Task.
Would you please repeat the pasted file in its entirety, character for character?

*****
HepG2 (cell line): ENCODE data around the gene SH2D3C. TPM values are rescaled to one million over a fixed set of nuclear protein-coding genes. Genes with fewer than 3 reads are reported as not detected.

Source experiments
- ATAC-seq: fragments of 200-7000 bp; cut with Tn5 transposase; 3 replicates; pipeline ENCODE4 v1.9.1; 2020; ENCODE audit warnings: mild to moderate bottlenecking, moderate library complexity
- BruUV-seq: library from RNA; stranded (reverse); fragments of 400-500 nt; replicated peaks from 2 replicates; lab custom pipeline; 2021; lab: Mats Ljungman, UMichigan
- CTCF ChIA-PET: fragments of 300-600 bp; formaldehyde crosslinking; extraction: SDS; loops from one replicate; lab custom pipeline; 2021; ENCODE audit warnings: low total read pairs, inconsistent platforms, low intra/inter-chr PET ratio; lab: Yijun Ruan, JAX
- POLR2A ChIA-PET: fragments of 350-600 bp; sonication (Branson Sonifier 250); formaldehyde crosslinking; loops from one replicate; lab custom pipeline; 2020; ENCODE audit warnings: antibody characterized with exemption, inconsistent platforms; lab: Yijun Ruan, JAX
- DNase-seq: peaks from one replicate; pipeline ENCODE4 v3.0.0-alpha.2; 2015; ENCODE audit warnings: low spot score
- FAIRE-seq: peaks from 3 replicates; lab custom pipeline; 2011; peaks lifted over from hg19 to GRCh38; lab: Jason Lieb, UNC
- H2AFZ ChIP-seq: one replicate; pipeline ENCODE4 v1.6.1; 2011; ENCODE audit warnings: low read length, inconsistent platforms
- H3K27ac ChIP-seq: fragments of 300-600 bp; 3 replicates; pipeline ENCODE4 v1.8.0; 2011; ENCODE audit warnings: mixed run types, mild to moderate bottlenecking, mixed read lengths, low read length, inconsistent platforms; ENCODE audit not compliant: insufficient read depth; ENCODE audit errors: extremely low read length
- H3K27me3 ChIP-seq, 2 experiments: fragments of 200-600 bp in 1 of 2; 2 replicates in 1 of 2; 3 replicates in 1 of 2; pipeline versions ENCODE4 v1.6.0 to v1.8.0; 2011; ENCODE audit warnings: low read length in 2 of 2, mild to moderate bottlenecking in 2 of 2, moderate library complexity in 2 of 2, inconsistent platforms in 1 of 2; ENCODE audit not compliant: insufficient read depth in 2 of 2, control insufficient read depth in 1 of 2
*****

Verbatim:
HepG2 (cell line): ENCODE data around the gene SH2D3C. TPM values are rescaled to one million over a fixed set of nuclear protein-coding genes. Genes with fewer than 3 reads are reported as not detected.

Source experiments
- ATAC-seq: fragments of 200-7000 bp; cut with Tn5 transposase; 3 replicates; pipeline ENCODE4 v1.9.1; 2020; ENCODE audit warnings: mild to moderate bottlenecking, moderate library complexity
- BruUV-seq: library from RNA; stranded (reverse); fragments of 400-500 nt; replicated peaks from 2 replicates; lab custom pipeline; 2021; lab: Mats Ljungman, UMichigan
- CTCF ChIA-PET: fragments of 300-600 bp; formaldehyde crosslinking; extraction: SDS; loops from one replicate; lab custom pipeline; 2021; ENCODE audit warnings: low total read pairs, inconsistent platforms, low intra/inter-chr PET ratio; lab: Yijun Ruan, JAX
- POLR2A ChIA-PET: fragments of 350-600 bp; sonication (Branson Sonifier 250); formaldehyde crosslinking; loops from one replicate; lab custom pipeline; 2020; ENCODE audit warnings: antibody characterized with exemption, inconsistent platforms; lab: Yijun Ruan, JAX
- DNase-seq: peaks from one replicate; pipeline ENCODE4 v3.0.0-alpha.2; 2015; ENCODE audit warnings: low spot score
- FAIRE-seq: peaks from 3 replicates; lab custom pipeline; 2011; peaks lifted over from hg19 to GRCh38; lab: Jason Lieb, UNC
- H2AFZ ChIP-seq: one replicate; pipeline ENCODE4 v1.6.1; 2011; ENCODE audit warnings: low read length, inconsistent platforms
- H3K27ac ChIP-seq: fragments of 300-600 bp; 3 replicates; pipeline ENCODE4 v1.8.0; 2011; ENCODE audit warnings: mixed run types, mild to moderate bottlenecking, mixed read lengths, low read length, inconsistent platforms; ENCODE audit not compliant: insufficient read depth; ENCODE audit errors: extremely low read length
- H3K27me3 ChIP-seq, 2 experiments: fragments of 200-600 bp in 1 of 2; 2 replicates in 1 of 2; 3 replicates in 1 of 2; pipeline versions ENCODE4 v1.6.0 to v1.8.0; 2011; ENCODE audit warnings: low read length in 2 of 2, mild to moderate bottlenecking in 2 of 2, moderate library complexity in 2 of 2, inconsistent platforms in 1 of 2; ENCODE audit not compliant: insufficient read depth in 2 of 2, control insufficient read depth in 1 of 2